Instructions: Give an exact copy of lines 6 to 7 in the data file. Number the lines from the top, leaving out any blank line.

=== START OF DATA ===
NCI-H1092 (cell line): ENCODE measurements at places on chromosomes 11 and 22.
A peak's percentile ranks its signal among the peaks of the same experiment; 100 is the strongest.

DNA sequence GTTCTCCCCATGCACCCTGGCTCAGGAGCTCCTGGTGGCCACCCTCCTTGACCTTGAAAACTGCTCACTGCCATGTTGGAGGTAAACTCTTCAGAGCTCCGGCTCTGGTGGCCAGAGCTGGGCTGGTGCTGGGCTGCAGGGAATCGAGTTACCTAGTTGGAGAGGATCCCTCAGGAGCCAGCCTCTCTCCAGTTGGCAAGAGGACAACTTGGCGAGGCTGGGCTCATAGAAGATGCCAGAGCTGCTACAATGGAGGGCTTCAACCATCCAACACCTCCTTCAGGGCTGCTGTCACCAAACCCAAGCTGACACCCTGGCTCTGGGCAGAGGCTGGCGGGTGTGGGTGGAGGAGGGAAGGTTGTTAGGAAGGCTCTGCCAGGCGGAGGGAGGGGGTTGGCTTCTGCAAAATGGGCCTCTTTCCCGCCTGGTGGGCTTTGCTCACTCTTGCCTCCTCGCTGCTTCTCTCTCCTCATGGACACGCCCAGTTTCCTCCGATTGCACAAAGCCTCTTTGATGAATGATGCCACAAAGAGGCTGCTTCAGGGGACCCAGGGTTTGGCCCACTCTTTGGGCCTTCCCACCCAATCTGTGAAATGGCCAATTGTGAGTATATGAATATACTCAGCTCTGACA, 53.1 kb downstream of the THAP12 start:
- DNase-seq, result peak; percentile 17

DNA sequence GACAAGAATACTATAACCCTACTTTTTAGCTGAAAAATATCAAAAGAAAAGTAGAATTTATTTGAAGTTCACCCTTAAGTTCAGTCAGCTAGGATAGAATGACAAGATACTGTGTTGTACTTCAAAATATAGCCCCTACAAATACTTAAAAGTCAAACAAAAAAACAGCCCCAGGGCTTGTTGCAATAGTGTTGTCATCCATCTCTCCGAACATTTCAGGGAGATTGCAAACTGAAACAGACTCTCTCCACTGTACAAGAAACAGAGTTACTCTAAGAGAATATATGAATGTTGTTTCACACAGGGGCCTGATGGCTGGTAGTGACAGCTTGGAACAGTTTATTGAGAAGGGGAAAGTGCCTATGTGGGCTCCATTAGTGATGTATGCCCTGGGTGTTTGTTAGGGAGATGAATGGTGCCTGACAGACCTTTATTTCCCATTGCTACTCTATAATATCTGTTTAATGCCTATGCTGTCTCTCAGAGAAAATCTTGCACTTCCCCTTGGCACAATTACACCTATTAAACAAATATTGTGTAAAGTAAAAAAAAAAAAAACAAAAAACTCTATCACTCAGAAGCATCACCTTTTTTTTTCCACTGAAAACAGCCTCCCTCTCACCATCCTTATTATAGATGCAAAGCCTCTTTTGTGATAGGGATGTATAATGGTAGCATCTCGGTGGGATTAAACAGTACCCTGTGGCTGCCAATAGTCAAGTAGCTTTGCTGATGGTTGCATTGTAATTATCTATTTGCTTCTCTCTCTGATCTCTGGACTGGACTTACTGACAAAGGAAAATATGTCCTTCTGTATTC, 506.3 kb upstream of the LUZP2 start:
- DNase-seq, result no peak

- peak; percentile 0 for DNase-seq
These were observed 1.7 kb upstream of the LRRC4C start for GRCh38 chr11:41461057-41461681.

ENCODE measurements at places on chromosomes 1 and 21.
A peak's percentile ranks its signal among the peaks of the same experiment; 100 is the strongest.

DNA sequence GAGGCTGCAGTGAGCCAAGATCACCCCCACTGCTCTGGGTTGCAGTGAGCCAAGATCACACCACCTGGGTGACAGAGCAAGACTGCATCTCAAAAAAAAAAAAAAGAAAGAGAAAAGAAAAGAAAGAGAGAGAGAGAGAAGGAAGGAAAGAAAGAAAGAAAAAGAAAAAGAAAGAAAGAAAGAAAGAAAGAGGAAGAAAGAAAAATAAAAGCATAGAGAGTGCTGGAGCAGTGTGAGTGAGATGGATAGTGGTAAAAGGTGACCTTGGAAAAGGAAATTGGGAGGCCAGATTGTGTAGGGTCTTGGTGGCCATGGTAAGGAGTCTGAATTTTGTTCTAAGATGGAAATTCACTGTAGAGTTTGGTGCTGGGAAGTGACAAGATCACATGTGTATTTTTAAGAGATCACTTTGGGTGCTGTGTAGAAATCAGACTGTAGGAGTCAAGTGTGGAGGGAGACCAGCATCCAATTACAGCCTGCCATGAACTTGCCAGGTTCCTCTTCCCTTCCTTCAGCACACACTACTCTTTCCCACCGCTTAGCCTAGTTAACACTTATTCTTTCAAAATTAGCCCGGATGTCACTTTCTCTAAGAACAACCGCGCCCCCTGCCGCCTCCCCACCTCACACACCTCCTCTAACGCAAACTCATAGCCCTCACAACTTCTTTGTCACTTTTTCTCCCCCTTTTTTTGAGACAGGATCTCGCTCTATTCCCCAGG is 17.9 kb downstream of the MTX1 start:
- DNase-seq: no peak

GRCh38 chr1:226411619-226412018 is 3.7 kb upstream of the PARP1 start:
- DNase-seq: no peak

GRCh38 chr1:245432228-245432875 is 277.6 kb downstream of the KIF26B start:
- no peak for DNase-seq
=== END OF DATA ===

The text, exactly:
- DNase-seq, result no peak

- peak; percentile 0 for DNase-seq